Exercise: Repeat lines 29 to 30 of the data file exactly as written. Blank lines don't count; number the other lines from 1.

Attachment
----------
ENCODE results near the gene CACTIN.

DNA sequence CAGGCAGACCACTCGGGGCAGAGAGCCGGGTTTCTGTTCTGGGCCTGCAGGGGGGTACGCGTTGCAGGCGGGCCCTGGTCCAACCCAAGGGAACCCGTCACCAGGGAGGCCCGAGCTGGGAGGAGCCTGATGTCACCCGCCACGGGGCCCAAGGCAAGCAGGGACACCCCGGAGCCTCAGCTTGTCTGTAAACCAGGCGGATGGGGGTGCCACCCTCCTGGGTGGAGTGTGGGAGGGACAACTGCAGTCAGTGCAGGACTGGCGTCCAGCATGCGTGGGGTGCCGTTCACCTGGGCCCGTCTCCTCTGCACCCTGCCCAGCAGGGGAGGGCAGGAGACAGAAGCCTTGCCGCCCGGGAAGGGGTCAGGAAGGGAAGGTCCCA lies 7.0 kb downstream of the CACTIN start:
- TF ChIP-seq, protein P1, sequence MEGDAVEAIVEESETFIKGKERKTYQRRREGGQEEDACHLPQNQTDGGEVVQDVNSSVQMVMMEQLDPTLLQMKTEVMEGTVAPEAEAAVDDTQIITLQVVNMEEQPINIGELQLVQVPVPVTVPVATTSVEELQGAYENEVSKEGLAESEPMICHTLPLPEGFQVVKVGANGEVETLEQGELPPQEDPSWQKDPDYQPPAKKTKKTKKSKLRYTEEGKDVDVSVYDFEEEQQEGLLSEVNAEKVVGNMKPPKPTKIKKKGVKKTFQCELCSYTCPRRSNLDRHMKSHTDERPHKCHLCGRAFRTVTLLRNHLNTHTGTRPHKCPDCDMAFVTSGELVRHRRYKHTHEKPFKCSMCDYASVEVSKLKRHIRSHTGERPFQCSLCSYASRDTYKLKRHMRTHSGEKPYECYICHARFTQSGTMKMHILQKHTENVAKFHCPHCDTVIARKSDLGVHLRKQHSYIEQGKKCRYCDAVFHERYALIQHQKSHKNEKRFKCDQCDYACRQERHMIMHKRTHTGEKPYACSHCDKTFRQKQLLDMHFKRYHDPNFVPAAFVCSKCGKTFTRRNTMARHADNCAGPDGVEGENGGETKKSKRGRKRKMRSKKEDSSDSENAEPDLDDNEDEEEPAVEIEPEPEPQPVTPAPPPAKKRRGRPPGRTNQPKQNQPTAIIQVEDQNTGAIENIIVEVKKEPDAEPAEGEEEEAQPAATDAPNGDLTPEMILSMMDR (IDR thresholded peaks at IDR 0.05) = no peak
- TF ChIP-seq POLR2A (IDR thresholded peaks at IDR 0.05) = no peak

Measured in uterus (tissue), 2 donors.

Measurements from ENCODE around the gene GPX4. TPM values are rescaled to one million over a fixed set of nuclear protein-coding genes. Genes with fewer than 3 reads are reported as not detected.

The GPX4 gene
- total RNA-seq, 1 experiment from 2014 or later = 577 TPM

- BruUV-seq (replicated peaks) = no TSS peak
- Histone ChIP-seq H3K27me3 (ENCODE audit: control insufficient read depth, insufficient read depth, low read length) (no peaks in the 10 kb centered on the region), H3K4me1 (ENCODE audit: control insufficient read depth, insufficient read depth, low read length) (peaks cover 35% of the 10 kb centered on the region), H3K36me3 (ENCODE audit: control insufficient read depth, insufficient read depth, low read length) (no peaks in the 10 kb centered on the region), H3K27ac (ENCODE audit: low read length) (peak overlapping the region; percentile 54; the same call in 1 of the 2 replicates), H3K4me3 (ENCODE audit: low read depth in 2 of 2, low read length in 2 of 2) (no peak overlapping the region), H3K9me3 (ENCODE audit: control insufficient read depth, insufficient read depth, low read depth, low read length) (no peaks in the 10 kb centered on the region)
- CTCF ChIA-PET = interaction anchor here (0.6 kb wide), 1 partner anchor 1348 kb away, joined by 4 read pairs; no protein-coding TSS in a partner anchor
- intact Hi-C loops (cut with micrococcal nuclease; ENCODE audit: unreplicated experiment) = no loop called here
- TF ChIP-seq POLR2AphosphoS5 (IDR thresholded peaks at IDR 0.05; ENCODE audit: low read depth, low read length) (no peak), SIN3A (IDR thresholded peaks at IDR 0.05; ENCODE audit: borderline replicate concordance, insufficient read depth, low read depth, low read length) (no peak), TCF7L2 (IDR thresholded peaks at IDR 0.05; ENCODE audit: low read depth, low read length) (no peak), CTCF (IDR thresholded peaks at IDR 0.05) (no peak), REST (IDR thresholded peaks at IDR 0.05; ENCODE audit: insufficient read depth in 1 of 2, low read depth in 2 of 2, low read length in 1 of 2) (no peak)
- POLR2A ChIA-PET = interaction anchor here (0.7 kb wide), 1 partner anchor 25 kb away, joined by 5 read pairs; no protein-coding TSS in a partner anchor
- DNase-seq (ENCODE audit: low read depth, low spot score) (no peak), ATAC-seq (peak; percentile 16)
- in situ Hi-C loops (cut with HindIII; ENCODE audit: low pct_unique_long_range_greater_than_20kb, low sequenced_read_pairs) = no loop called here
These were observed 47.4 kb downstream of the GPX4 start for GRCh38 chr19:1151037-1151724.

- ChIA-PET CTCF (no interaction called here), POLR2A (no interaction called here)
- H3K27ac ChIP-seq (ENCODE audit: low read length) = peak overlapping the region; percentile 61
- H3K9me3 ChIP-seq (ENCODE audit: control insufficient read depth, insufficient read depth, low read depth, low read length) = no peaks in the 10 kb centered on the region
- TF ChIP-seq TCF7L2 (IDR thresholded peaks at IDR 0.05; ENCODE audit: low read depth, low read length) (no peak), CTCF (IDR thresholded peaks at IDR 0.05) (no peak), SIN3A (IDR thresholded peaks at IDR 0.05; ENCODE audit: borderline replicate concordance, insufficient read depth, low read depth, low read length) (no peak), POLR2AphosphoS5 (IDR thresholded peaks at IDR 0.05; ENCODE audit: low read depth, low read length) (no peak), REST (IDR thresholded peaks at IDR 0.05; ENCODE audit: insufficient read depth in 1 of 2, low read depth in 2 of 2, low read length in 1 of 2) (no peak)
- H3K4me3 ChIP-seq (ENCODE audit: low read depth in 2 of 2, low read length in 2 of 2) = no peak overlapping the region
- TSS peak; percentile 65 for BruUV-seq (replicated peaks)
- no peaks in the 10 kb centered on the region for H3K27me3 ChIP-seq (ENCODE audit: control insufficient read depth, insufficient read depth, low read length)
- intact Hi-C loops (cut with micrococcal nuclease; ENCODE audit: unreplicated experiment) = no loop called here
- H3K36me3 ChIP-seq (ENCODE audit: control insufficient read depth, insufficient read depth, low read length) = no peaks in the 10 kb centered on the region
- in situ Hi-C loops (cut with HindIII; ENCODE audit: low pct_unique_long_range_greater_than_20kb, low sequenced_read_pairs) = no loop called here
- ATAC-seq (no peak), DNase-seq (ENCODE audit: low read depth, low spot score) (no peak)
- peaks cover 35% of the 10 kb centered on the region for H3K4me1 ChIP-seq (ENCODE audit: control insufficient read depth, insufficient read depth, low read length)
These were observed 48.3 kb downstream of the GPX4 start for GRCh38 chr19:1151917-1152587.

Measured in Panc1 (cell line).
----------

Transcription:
- peaks cover 35% of the 10 kb centered on the region for H3K4me1 ChIP-seq (ENCODE audit: control insufficient read depth, insufficient read depth, low read length)
These were observed 48.3 kb downstream of the GPX4 start for GRCh38 chr19:1151917-1152587.